Higher Retention Rates
Re-engaging employees through training and further education will improve their overall job performance and satisfaction. They’ll be less likely to let their eyes wander for other career opportunities since they’ve increased their skill level and hopefully intend to conquer new challenges. Investing in your company’s employees helps to show them their value, potential expertise, and the company’s focus on maintaining a long-term relationship with them. Having higher retention rates will decrease the huge costs often involved in employee turnover. Making the small additional effort to train your current employees will save your company the headache of later trying to replace them.
If your company has been expanding and adding to its staff then you’re probably already familiar with the difficult task of getting new members up to speed. If not done properly, you may later experience many unforeseen problems and confusion. Thinking ahead and providing onboarding training to your newest employees will help eliminate future turbulence due to unclear expectations and potentially unfamiliar methods. It will also convey the company’s desire to engage with and improve upon the skills new workers bring to the table.
Elimination of the Skills Gap
Some companies are having trouble finding the right people to fill open positions. Closing the skills gap is something that your company can do with training. Whether there’s a current employee who has shown incredible potential and just needs some more knowledge to transition into the open position, or a prospective hire that’s promising if it wasn’t for their minor lack in a certain area, why shouldn’t you just train them? It’s unrealistic to believe that if you’ve already been waiting for months, that if you just wait a little bit longer, the perfect, ideal, absolutely spectacular candidate will come along. That’s not to say you should lower your standards, but accepting that you will most likely have to teach anyone coming into the role a thing or two, why should you contribute to the growth of the skills gap if you could just rectify the situation and start training?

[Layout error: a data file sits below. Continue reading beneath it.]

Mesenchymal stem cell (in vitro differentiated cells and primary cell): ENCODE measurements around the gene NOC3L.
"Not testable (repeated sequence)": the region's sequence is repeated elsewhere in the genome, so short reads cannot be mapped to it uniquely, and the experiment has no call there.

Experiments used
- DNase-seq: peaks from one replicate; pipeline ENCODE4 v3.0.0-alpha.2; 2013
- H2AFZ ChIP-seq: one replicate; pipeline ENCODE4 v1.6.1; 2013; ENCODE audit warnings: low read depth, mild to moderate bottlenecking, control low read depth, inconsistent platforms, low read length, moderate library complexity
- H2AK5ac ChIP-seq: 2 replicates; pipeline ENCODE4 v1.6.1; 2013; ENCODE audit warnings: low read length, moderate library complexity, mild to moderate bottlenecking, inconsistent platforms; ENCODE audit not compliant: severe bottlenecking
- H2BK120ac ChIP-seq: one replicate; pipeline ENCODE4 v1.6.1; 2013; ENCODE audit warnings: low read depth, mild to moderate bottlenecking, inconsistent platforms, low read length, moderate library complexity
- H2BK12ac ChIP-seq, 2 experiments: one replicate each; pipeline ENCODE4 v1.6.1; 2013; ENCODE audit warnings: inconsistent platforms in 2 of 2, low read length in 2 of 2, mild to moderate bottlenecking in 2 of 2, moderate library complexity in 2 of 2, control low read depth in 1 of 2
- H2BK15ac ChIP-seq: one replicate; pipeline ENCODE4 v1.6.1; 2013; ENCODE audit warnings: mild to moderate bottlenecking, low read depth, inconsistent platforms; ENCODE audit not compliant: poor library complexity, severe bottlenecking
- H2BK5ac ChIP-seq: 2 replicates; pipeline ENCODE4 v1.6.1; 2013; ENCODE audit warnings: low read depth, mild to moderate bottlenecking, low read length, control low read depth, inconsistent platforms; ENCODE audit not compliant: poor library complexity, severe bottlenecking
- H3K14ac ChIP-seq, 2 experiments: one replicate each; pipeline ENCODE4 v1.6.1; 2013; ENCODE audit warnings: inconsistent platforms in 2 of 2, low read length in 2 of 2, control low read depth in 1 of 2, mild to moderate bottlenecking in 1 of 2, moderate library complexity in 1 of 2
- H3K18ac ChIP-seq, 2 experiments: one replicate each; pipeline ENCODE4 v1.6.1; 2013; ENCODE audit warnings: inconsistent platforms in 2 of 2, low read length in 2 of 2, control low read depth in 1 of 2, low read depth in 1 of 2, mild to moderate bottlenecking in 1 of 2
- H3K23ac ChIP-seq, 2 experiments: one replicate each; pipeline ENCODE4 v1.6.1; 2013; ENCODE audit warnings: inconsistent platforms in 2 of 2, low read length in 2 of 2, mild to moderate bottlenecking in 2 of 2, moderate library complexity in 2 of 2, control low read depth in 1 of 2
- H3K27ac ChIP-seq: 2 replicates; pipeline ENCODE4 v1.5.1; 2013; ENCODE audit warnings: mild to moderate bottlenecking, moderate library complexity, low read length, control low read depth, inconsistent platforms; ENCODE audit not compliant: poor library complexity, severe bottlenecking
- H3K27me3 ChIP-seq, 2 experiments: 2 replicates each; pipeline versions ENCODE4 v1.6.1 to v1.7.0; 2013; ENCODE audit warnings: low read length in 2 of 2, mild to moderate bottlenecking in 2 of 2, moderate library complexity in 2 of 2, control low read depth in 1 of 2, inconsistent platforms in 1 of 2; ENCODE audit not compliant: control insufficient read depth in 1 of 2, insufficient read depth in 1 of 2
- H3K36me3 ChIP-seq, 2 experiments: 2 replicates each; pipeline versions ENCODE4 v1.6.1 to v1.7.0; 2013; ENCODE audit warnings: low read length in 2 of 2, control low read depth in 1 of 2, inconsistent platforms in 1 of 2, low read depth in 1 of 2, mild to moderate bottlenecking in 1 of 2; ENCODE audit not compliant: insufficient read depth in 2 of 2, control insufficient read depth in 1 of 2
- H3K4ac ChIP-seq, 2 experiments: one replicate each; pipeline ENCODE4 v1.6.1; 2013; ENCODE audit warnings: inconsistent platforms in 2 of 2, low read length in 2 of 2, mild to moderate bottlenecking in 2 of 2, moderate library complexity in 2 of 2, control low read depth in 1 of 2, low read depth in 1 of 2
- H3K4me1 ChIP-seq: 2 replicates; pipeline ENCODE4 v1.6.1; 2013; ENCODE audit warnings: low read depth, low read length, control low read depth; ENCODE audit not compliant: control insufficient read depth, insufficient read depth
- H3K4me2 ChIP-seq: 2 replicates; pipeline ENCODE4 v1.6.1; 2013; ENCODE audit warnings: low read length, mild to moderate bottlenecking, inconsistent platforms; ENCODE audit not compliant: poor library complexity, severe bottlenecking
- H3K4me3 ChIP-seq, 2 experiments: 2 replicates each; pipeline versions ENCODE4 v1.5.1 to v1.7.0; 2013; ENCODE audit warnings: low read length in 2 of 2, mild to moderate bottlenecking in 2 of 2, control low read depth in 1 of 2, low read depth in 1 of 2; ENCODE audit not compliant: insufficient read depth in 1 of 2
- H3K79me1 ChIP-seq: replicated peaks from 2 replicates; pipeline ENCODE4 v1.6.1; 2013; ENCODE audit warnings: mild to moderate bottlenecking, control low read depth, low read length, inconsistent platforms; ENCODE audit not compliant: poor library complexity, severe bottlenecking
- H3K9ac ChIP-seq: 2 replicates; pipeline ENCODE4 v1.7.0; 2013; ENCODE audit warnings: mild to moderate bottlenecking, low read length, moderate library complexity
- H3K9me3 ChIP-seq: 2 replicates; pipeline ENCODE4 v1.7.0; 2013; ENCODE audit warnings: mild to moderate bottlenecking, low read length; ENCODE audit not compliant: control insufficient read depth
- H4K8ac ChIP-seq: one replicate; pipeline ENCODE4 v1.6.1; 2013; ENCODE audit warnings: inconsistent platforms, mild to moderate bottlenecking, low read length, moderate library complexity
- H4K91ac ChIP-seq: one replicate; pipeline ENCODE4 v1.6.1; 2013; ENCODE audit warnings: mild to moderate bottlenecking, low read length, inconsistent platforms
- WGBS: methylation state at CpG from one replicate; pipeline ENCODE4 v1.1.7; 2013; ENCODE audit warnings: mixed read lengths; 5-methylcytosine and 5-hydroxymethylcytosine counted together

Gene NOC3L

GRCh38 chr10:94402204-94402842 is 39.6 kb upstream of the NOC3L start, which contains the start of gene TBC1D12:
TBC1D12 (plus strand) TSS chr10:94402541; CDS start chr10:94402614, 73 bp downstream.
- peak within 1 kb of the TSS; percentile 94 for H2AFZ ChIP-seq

Reduction of Skill Fade
Do you remember everything you’ve ever learned? Of course not. Even the most dedicated and skilled employees will eventually start losing grasp of things they learned decades, years, months, weeks, or even days before. Having regular training sessions or better yet - ongoing training - will help reduce the previously inescapable skill fade-out phenomenon. Reinforcing previously learned material will ensure employees are always current with their knowledge and continue to increase their performance.
What it comes down to is that sales organizations must redefine what training and learning means to them. Success in sales means being prepared, nimble, and continuously developing the right skills that will have a positive impact on the entire business.
What is your company’s biggest excuse for not training their employees? Is it too expensive to train them? Or is it a bigger expense if you DON’T train them?
Editor’s Note: This post was originally published in January 2013 and has been updated for accuracy and comprehensiveness.